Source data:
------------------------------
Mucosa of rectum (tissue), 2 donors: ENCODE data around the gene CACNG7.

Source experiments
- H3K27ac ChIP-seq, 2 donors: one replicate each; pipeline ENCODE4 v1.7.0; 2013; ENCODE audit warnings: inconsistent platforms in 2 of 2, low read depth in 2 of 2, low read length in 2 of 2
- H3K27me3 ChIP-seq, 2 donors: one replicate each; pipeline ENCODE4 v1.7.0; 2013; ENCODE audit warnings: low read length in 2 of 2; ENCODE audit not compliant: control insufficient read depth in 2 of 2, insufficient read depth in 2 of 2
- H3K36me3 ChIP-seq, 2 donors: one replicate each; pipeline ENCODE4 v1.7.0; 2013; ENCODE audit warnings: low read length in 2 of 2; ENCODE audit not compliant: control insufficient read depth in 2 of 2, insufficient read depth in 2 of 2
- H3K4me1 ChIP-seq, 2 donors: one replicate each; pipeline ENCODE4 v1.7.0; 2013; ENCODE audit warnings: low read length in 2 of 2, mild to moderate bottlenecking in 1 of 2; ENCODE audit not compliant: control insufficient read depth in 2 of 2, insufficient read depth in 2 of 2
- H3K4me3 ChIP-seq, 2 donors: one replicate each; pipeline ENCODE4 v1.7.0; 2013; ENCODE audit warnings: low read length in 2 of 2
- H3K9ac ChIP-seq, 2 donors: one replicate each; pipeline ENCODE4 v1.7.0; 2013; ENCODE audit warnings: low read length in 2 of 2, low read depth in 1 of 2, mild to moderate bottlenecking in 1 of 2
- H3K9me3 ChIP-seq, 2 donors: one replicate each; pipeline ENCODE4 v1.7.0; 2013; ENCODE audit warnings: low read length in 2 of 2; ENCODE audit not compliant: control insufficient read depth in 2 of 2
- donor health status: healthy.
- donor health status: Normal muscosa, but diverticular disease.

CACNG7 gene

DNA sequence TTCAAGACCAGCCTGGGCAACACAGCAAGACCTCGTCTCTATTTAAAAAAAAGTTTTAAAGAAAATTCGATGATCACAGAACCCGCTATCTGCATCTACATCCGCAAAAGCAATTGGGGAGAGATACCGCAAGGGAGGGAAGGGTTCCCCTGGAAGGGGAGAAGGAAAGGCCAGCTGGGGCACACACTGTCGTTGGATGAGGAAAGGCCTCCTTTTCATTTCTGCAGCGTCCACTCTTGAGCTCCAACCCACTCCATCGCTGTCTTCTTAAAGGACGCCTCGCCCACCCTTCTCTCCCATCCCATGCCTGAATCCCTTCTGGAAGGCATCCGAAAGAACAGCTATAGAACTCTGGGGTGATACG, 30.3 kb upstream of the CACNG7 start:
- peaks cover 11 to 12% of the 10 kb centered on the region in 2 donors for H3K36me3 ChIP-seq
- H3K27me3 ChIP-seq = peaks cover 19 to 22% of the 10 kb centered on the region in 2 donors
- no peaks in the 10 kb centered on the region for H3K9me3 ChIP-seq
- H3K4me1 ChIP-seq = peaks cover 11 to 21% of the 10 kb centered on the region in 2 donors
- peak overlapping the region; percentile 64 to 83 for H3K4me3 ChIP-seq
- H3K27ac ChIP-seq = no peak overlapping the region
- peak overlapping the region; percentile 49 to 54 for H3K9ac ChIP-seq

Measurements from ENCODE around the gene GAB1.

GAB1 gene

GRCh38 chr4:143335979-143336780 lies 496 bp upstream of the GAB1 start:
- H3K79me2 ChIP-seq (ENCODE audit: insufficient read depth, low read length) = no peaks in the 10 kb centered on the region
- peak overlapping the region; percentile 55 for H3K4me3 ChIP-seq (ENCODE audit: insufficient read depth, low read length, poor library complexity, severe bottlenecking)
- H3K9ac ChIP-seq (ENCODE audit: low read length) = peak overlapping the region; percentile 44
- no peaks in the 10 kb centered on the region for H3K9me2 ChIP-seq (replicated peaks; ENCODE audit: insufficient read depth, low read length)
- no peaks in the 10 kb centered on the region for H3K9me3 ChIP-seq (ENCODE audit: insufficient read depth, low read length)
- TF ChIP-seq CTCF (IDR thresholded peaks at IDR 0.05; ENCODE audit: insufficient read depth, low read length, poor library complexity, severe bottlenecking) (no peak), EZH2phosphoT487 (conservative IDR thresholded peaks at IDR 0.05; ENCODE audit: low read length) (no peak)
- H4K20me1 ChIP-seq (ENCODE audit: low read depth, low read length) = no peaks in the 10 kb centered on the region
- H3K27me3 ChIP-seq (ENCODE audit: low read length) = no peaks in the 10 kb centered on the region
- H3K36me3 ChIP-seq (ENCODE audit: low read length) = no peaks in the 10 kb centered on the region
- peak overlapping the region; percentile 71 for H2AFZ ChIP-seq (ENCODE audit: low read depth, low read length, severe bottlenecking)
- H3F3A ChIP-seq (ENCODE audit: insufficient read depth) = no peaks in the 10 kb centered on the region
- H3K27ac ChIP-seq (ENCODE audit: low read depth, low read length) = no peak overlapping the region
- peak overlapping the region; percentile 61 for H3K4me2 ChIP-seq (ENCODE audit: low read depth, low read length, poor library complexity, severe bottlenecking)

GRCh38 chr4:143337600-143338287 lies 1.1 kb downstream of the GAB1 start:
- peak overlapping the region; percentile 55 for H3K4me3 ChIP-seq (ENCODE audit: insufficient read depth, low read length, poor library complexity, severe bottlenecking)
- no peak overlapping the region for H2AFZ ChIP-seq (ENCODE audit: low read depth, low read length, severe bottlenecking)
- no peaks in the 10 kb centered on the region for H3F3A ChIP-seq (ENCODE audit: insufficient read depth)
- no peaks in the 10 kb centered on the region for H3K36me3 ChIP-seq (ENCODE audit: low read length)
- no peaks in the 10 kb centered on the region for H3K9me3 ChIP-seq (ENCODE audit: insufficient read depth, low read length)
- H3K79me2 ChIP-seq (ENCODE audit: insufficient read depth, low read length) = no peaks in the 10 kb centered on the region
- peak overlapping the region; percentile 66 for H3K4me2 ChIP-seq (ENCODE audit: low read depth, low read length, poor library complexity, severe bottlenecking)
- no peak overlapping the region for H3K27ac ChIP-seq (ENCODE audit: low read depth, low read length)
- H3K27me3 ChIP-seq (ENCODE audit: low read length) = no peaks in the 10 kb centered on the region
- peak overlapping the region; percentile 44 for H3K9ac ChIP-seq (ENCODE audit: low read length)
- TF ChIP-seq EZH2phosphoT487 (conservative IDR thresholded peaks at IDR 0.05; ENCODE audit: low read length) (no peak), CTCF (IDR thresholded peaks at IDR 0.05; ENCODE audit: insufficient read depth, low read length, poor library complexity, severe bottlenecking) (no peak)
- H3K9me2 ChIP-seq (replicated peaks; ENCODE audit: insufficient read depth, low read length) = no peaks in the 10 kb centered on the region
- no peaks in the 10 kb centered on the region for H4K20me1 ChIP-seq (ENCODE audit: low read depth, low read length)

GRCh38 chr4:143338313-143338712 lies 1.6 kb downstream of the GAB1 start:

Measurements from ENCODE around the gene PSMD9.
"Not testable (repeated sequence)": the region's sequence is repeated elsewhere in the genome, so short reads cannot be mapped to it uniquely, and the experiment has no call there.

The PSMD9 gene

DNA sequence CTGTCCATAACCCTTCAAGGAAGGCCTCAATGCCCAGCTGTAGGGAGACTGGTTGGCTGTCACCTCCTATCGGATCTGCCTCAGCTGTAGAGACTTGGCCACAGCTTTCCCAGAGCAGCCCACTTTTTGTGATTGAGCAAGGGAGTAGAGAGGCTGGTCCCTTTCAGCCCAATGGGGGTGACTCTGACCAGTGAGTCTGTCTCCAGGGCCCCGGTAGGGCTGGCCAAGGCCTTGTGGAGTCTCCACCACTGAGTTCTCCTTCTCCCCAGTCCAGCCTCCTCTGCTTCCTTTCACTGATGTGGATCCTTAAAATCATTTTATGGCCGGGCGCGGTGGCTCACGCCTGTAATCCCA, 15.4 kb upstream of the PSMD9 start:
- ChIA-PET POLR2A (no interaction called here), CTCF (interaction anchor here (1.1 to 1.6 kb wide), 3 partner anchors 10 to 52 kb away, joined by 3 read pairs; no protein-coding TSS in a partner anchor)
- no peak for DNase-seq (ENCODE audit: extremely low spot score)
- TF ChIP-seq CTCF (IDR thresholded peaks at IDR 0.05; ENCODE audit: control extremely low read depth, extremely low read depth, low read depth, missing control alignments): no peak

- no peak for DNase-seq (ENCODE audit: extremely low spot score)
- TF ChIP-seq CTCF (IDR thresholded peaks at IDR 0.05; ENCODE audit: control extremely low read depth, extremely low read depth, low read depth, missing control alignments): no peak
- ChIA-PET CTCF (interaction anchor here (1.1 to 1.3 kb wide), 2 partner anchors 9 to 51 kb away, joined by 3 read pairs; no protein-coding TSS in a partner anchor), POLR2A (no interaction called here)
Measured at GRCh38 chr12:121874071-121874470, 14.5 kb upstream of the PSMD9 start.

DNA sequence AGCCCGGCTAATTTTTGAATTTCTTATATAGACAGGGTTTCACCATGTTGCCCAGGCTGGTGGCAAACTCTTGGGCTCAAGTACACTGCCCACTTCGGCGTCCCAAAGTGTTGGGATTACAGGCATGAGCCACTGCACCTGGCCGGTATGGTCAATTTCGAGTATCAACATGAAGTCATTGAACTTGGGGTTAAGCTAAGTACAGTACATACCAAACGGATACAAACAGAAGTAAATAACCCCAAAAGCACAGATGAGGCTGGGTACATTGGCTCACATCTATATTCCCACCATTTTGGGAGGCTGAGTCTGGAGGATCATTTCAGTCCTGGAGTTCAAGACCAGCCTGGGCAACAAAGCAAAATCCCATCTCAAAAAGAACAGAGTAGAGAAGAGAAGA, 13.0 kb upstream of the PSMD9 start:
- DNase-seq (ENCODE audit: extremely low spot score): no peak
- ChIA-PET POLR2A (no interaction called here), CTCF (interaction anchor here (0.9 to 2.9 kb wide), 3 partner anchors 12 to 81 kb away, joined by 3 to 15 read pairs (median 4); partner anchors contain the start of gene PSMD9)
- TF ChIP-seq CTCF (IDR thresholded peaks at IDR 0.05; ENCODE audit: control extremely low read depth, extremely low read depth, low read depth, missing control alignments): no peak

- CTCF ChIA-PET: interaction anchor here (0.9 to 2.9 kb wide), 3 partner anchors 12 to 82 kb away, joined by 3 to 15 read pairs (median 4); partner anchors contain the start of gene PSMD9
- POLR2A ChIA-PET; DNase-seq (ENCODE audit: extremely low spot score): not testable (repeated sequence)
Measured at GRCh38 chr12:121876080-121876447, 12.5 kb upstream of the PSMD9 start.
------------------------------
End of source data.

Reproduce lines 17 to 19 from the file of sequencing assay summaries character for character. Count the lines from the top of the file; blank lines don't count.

- H3K4me1 ChIP-seq = peaks cover 11 to 21% of the 10 kb centered on the region in 2 donors
- peak overlapping the region; percentile 64 to 83 for H3K4me3 ChIP-seq
- H3K27ac ChIP-seq = no peak overlapping the region